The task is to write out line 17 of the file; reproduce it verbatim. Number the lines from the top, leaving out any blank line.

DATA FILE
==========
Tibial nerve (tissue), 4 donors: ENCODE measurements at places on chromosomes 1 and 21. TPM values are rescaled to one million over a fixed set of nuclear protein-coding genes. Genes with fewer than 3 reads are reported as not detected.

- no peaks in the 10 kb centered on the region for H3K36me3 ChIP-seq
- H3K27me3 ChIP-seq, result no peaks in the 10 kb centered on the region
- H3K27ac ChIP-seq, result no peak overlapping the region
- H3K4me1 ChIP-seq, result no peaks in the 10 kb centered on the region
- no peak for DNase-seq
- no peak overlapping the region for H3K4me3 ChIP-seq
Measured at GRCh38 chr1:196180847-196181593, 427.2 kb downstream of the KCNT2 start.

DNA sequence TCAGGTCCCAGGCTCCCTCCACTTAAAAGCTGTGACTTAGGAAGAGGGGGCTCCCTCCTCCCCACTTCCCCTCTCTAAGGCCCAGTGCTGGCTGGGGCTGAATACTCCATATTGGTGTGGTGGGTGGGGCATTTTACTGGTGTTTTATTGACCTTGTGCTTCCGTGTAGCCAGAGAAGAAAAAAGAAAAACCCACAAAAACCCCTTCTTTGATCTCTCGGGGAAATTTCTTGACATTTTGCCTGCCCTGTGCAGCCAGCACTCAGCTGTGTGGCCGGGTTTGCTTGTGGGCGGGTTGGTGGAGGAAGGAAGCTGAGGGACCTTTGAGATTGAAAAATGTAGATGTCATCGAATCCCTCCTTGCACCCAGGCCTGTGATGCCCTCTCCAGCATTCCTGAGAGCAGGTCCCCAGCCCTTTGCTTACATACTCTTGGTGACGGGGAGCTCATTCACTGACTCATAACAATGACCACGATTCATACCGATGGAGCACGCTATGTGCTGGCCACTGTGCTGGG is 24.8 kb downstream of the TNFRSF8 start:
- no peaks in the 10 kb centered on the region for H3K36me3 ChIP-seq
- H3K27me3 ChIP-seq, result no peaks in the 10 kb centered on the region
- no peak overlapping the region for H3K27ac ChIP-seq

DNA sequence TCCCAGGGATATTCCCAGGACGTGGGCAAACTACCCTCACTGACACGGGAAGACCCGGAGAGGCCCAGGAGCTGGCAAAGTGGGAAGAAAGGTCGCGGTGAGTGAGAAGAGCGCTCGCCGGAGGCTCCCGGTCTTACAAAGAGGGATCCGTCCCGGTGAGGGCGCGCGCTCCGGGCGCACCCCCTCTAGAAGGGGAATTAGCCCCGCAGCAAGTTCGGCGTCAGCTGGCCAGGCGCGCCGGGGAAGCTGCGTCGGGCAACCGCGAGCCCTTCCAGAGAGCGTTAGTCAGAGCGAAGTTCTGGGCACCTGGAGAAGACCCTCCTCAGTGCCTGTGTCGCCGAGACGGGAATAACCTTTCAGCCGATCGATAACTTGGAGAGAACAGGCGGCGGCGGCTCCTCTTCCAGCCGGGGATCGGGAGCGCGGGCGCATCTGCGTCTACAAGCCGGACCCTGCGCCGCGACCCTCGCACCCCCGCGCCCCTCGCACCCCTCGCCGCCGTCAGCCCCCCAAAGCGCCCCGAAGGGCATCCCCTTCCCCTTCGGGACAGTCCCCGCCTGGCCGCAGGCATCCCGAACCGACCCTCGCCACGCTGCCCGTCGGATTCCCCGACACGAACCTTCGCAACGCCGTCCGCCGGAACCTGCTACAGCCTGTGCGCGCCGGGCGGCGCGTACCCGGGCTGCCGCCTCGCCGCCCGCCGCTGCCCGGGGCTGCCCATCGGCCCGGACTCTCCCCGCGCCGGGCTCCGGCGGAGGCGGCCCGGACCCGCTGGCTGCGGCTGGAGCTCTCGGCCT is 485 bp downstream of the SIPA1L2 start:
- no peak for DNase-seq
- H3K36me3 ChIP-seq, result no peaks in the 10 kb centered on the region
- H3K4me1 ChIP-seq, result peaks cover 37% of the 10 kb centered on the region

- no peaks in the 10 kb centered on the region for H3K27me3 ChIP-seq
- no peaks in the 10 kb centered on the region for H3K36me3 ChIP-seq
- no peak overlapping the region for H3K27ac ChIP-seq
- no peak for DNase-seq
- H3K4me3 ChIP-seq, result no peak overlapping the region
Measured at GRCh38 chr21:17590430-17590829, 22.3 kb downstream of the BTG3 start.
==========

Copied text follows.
- no peaks in the 10 kb centered on the region for H3K27me3 ChIP-seq